April 17th, 2012 12:50 PM by Eileen Denhard
But let’s be real: It’s hard to find the time for scouring, much less banishing.
And your time is valuable.
Keeping that in mind, we’ve put together the five cleaning tasks with the most impact — the most “bang for your buff,” if you will. (Although, none of them require actual buffing.)
To help you master this lean, mean spring cleaning, we turned to the experts.
Historically, spring cleaning comes from the time before central air and heating, when windows were shut all winter and opened in the spring.
“People couldn’t do a lot of their cleaning while stuck inside. Now, with proper ventilation, we can clean any time of the year,” says Melissa Homer, Chief Cleaning Officer of MaidPro. “Spring is just traditional.”
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Before getting down to the nitty-gritty, she shared her expert tips.
“Don’t expect to blow through everything in a single weekend,” says Homer. “By the time Sunday night comes around, you won’t be able to even think about another sponge.”
Instead, plan a set, limited amount of time each week for a month: “I always do Sunday afternoons,” she says.
Then, work from room to room.
”People are resistant to the idea of cleaning when they think they have to cover the whole house,” Homer explains. “Start with the rooms you use most.”
Instead of vacuuming your whole house, finish everything in the living room before moving on to the next room. ”Then your living space will be cleaner, and the results will inspire you to keep going,” she says.
We all know the benefits of a clean, clutter-free home: Your life feels in order, and you feel primed to achieve your goals — all of them, not just the ones involving a mop.
Here’s how to get started.
“The single most effective thing people can do when spring cleaning is organize,” Homer says. “First, throw out everything that can be discarded. There’s less clutter, so it looks better right away, but there will also be fewer things to be cleaned.”
Although it’s tempting to dive in and start scrubbing (after all, these color-coded microfiber cloths are pretty inspiring), you’ll move more slowly with clutter in your way. Homer recommends Target for effective, inexpensive organization systems. “It’s hard to keep things organized when everything doesn’t have its own place. Investing in proper storage makes a huge difference,” she says.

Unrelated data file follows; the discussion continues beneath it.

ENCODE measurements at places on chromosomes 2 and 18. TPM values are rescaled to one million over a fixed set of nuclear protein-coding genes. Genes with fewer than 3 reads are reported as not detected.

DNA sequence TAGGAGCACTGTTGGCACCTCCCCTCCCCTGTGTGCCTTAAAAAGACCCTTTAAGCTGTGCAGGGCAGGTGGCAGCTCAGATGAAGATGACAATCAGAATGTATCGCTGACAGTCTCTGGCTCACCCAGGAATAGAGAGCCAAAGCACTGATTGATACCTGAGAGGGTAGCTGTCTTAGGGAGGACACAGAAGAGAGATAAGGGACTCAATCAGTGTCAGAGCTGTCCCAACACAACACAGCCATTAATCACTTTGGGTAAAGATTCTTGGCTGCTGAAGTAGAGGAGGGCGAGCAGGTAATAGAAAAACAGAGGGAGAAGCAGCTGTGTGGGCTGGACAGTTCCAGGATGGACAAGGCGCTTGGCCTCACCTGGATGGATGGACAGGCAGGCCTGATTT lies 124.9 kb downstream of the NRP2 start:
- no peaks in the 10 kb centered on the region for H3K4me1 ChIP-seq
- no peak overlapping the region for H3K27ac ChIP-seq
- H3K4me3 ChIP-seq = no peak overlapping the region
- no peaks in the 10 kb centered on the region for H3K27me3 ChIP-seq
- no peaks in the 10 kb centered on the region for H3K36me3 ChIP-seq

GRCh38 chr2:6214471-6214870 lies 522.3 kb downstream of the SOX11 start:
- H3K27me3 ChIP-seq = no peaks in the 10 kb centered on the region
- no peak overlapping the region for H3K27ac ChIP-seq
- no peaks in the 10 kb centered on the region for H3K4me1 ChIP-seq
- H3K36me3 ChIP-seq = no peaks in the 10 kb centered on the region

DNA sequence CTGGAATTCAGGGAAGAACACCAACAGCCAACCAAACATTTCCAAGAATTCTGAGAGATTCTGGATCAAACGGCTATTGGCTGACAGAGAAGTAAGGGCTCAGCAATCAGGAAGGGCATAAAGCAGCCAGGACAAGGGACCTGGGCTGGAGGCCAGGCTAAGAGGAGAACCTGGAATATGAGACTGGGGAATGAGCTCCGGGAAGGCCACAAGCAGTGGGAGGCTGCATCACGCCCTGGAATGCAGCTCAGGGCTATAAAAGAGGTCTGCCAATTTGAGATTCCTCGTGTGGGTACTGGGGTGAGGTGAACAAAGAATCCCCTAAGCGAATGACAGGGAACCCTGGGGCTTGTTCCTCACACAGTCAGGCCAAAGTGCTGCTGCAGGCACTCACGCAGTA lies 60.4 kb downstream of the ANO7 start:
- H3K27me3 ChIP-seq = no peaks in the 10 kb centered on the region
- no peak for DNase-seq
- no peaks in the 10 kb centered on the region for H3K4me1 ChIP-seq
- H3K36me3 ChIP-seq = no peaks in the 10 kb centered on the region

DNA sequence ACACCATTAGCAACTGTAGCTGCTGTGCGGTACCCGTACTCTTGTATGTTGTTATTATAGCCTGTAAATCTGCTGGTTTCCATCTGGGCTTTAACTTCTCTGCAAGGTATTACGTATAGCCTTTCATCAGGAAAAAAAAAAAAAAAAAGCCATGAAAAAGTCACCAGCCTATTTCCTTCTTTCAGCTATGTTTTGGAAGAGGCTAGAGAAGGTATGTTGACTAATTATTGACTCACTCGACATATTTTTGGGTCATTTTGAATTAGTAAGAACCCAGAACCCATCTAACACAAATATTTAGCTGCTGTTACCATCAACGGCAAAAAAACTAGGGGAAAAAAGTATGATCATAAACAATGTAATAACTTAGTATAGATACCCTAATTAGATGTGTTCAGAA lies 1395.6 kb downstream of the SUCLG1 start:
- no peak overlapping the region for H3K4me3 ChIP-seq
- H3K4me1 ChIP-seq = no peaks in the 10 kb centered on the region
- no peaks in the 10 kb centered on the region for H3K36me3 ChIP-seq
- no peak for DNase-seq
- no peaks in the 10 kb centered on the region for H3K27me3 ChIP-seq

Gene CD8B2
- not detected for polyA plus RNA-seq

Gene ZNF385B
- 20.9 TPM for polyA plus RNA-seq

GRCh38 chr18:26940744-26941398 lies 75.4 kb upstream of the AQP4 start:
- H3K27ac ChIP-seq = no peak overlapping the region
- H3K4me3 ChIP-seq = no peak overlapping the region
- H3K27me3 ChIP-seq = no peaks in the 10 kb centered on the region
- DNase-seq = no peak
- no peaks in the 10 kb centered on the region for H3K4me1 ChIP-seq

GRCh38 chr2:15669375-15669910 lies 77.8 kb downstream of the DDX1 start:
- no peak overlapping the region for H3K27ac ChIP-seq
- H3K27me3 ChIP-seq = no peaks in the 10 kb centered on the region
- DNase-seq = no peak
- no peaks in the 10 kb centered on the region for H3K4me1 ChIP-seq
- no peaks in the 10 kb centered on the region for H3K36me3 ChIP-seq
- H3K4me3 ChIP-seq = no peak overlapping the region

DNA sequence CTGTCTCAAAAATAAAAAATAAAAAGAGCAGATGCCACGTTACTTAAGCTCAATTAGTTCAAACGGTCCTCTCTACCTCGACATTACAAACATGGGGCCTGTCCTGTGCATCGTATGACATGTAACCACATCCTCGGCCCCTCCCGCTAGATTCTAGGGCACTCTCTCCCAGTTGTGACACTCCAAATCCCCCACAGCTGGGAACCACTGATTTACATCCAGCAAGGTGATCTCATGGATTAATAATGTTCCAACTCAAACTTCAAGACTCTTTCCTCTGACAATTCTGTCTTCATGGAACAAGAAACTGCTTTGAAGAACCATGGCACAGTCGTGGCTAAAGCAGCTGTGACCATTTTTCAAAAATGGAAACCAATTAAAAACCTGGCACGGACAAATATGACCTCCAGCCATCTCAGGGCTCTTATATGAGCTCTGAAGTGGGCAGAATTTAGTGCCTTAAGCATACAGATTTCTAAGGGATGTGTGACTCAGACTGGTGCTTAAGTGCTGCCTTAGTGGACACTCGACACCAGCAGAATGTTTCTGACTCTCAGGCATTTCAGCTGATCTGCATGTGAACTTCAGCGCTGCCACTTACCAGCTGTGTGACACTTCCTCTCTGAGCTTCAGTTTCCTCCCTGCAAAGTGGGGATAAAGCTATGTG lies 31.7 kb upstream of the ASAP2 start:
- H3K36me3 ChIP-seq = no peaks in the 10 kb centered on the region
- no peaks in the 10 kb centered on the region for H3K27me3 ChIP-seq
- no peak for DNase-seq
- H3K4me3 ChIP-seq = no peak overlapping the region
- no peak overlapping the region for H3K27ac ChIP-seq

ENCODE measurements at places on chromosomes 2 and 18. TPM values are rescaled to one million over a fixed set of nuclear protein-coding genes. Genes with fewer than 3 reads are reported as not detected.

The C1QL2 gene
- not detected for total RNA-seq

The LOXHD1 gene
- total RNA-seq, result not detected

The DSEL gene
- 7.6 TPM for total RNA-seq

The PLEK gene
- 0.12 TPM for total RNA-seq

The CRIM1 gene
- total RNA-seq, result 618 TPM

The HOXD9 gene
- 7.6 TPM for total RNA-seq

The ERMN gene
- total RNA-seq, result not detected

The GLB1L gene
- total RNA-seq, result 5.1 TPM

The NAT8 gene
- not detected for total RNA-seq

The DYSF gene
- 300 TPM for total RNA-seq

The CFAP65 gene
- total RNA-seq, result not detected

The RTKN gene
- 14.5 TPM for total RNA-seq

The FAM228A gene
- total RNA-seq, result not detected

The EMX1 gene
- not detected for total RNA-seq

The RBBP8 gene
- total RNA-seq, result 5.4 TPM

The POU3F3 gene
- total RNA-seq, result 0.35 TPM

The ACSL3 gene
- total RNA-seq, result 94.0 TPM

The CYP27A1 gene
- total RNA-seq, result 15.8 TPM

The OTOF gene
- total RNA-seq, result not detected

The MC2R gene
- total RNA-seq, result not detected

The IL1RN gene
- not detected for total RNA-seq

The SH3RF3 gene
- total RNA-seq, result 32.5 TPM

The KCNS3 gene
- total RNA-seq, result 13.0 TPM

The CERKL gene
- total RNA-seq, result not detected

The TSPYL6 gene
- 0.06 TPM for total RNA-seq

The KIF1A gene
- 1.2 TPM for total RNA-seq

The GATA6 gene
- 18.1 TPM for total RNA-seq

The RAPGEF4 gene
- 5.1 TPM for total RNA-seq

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Interior designers recognize that the items in the room with the most surface area, like the couch, bedding or drapes, make the most impact. Carry that over to spring cleaning by changing your bed linens, flipping the couch cushions and cleaning the drapes. Swapping your bed sheets for your spare set will make the room seem fresh and new, and you can even take the opportunity to flip or rotate your mattress to extend its life.
As far as the drapes go, Leslie Reichert of Green Cleaning Coach recommends popping them in the dryer to get the dust off in lieu of tedious washing and ironing. Many people don’t wash their curtains at all, so this low-maintenance fix will put you ahead of the curve.
Few things have more surface area than the floor. Reichert recommends a vacuum and/or wash to make the whole room sparkle. But don’t get down on all fours just yet! ”If you have hardwood floors, use a microfiber mop (a mop that has a microfiber dusting cloth on the end, like a dry Swiffer) and a spray bottle of water to make them look like you washed them. By spraying a light mist of water directly on the floor and mopping, you’ll have sparkling clean wood floors!” By using the pad instead of a mop, you’ve also saved yourself the trouble of dealing with buckets of dirty water and the inconvenience of waiting for your newly clean floor to dry.
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It seems counter-intuitive. After all, who is going to see the tops of the cabinets? But in fact, the dust that’s hidden now will be all over your newly cleaned, eye-level surfaces in no time. “Ceiling fans are a huge culprit,” says Homer. “They gather dust all winter, then spray it over the room when you turn them on in the spring.” For that reason, she advises working from the top down in a room, much like washing a car. She says people are usually slapdash about dusting, but taking the time to wipe down every surface makes a big difference right away.
Nothing makes a bad impression like a dirty bathroom. For that reason, Reichart prioritizes the bathroom when she has limited time for cleaning. “You never want to suffer from “can’t have anyone over syndrome,” so always keep the bathroom guests would use the cleanest. You can quick-clean a bathroom with two microfiber cloths and a spray bottle of gentle cleaner.” Wipe down the mirror, sink vanity and the outside of the toilet with a wet microfiber cloth, then bring in the microfiber mop used to “wash” your floors and your bathroom will be sparkling clean.
“The reason people get so overwhelmed with spring cleaning is that they think they have to do it all at once,” Homer says. “But once you’ve reached your ‘clean baseline’ — a basic level of cleanliness in your home — you can do minimal maintenance all year round to keep it from getting too bad.” She recommends keeping cleaning products near the places to be cleaned, as it’s much more tempting to wipe down the shower when you don’t have to trek to the kitchen for cleaning spray. When you’re constantly maintaining your baseline, your home will look better year round … not just in the spring.